Article Posted on 03/11/2019

The new tax law is unbelievably complicated especially for farm returns.  Not only did then not issue some of the rules until January of this year, we have to be concerned that if you sold to the coop what the coop’s year end was and then also if you sold to the coop before or after the coop’s year end.  In addition, farmers who sell their farm commodity to a cooperative have a “potential” adjustment to the final Section 199A 20% deduction. This adjustment is the lesser of:

  • 9% of QBI related to cooperative receipts, or
  • 50% of wages related to this same income.


However, the interesting quirk is when a farmer has other businesses that produces losses. The regulations indicate that these losses are netted against positive QBI (qualified business income) on a pro-rata basis. If we are not careful in how we calculate QBI subject to the 9% adjustment, we can actually end of with a “negative” QBI deduction which is not allowed. Therefore, it is important that you adjust “cooperative” QBI to a net number before you perform the 9% calculation. Let’s look at an example:

Tom has a Schedule F farm that nets $150,000 during the year all from cooperative receipts. 9% of this number is $13,500 (this is 9% based on “gross” and 50% of wages is much higher). He also has a Schedule C business that loses $100,000 during the year. Net QBI is $50,000 ($150,000 farm gain less $100,000 non-farm loss). Our gross Section 199A deduction is $10,000 (20% times $50,000). If we subtract $13,500 from this number we get a negative $3,500 QBI deduction. However, the appropriate method is to reduce cooperative farm QBI to $50,000 (after the $100,000 loss is allocated to it) and then multiply by 9%. This equals $4,500, therefore, the final QBI deduction is $5,500 (plus any DPAD from the cooperative).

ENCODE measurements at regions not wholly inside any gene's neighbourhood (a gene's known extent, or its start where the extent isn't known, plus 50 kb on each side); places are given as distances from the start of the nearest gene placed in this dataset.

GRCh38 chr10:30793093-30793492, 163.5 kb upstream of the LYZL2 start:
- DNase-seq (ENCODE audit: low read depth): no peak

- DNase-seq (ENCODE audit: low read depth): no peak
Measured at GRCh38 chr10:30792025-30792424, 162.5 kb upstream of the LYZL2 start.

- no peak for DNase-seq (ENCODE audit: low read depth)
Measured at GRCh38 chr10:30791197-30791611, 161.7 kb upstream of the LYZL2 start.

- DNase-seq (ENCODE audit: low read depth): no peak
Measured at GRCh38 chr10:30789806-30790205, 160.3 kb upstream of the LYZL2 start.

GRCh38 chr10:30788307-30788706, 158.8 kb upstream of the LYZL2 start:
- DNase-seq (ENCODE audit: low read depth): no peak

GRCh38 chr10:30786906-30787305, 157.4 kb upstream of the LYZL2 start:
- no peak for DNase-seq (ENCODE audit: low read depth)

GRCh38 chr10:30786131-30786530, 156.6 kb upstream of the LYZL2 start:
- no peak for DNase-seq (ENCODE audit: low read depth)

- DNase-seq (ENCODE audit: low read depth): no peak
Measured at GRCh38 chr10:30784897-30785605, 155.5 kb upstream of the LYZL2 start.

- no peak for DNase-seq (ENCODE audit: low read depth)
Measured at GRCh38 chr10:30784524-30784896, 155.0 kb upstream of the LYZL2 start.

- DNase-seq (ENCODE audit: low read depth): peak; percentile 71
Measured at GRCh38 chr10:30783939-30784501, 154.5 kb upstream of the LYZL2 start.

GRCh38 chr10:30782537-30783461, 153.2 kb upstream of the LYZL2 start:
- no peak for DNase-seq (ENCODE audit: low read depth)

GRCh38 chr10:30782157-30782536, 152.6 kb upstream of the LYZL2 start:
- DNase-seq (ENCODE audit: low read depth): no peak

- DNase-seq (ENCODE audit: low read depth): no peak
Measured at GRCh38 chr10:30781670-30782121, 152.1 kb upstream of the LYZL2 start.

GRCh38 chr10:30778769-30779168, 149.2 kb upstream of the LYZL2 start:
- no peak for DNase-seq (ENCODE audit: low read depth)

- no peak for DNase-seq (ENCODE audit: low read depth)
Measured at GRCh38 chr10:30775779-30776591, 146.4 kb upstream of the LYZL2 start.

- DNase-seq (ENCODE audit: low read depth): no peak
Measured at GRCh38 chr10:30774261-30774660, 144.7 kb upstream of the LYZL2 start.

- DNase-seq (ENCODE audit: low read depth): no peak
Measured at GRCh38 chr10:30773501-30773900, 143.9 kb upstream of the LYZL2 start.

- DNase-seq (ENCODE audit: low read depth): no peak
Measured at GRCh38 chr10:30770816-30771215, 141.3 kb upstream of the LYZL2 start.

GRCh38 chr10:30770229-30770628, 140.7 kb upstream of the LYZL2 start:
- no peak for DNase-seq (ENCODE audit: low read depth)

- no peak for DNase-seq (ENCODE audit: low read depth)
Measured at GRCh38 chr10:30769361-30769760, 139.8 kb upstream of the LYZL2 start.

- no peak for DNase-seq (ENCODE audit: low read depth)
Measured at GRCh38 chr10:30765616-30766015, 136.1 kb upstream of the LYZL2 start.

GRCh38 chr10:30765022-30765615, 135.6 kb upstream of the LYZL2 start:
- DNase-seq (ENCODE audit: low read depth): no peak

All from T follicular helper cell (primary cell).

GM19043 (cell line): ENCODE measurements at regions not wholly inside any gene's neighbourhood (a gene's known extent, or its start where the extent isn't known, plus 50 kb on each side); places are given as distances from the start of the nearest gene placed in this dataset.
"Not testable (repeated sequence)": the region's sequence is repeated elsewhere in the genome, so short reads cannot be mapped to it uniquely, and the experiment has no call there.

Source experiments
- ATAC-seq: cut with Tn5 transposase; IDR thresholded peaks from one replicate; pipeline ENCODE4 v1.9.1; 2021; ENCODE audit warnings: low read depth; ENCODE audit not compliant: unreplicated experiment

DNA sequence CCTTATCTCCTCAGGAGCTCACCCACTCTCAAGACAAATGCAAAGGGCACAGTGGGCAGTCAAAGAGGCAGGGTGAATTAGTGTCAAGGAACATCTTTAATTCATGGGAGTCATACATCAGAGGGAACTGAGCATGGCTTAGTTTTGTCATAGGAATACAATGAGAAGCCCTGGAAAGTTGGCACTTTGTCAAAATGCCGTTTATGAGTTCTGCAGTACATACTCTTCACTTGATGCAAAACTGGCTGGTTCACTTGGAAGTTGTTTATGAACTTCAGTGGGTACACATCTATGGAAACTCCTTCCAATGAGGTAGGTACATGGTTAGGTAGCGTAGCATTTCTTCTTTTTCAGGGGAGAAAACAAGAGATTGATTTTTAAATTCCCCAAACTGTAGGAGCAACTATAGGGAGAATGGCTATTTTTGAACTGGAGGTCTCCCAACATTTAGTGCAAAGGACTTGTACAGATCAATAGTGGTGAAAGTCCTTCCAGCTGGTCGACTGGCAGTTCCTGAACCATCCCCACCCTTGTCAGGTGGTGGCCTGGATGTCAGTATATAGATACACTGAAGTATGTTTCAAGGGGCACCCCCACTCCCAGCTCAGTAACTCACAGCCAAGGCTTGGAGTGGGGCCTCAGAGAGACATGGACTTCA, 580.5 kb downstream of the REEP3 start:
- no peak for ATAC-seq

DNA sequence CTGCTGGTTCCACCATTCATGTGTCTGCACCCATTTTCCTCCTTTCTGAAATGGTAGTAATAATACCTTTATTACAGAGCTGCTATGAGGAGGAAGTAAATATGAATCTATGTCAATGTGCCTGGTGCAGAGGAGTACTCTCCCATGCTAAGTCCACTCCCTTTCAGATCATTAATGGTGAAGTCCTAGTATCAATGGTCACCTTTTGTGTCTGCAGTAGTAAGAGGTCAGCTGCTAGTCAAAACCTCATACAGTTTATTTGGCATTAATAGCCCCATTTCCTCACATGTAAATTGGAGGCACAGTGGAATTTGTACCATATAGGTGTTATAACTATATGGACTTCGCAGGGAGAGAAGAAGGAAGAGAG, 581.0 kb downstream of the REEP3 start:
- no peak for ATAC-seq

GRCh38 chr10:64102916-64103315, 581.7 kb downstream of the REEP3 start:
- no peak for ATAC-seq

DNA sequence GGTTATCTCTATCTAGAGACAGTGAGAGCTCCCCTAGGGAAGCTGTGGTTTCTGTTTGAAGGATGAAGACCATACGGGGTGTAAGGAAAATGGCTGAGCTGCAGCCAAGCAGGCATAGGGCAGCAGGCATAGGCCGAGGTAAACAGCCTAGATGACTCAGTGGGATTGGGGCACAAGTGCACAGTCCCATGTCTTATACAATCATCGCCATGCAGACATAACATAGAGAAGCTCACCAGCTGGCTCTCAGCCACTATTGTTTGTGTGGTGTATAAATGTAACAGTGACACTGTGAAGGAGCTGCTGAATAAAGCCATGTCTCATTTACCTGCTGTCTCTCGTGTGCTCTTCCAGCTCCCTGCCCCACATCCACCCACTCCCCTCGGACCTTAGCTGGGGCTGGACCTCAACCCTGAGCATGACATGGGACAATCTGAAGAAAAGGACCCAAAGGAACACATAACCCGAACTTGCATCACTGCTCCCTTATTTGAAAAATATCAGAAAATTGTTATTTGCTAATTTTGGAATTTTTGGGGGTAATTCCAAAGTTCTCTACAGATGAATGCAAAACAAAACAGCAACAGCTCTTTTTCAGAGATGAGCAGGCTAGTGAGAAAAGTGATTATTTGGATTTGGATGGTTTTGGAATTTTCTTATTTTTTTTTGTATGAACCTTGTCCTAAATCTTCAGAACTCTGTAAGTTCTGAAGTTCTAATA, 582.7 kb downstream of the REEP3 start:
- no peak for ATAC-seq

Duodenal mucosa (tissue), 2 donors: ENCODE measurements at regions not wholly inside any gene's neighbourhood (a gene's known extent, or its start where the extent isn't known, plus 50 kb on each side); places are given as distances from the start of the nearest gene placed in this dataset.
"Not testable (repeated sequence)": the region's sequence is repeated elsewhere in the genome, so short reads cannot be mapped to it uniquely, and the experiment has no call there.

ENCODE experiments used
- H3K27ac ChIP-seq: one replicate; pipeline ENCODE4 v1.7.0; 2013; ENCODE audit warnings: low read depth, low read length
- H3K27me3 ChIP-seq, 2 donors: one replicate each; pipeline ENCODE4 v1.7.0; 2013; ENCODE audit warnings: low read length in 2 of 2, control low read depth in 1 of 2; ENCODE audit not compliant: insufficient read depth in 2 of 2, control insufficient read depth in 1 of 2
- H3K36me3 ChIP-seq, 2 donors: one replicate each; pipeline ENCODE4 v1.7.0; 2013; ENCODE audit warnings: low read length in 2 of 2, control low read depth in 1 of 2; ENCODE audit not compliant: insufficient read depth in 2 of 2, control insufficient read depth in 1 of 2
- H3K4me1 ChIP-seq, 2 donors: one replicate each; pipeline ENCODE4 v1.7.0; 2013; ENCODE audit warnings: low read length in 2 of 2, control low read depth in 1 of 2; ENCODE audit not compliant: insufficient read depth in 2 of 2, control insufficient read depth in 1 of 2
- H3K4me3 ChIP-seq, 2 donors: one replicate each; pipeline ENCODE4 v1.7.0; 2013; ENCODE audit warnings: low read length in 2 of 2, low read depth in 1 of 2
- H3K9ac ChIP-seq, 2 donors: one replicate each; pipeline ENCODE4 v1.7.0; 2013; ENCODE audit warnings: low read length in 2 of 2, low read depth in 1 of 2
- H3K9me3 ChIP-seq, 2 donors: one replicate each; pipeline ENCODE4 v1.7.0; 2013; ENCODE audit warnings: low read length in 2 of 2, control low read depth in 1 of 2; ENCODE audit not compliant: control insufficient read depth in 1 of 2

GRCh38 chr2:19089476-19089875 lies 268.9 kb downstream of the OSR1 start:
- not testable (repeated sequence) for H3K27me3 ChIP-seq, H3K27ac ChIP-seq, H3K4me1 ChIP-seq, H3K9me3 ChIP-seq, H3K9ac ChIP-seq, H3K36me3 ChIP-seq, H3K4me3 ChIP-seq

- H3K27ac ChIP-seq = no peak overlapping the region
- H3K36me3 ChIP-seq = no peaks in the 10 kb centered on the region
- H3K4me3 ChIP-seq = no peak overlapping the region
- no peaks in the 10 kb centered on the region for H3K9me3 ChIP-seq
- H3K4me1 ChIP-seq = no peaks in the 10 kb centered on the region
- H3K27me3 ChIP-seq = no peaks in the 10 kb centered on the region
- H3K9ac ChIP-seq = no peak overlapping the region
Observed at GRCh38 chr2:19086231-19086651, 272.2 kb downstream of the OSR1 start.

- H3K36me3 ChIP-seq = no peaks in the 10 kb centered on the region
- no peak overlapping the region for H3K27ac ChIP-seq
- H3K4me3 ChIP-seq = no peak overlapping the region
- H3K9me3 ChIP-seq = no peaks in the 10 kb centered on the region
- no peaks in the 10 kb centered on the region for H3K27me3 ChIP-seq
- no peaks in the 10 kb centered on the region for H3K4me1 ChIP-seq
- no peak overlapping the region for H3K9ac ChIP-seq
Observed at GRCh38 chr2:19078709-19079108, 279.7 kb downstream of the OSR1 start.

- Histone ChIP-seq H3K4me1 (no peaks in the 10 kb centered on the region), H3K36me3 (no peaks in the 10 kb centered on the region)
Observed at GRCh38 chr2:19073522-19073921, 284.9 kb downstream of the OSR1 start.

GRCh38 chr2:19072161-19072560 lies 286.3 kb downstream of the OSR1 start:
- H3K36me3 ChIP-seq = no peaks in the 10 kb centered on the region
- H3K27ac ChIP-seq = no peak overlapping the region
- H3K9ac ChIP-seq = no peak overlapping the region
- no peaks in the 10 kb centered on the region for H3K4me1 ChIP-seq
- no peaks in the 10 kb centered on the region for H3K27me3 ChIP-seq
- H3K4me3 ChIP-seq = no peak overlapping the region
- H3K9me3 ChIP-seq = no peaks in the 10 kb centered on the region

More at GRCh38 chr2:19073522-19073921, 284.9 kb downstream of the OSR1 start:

We are fairly certain this is the correct way to calculate this, but as usual we have absolutely no guidance on this from the IRS. If we get some guidance, we will provide an update.

If you made it through that entire calculation you can see why it is taking longer to process tax returns this year. 

Kopsa Otte
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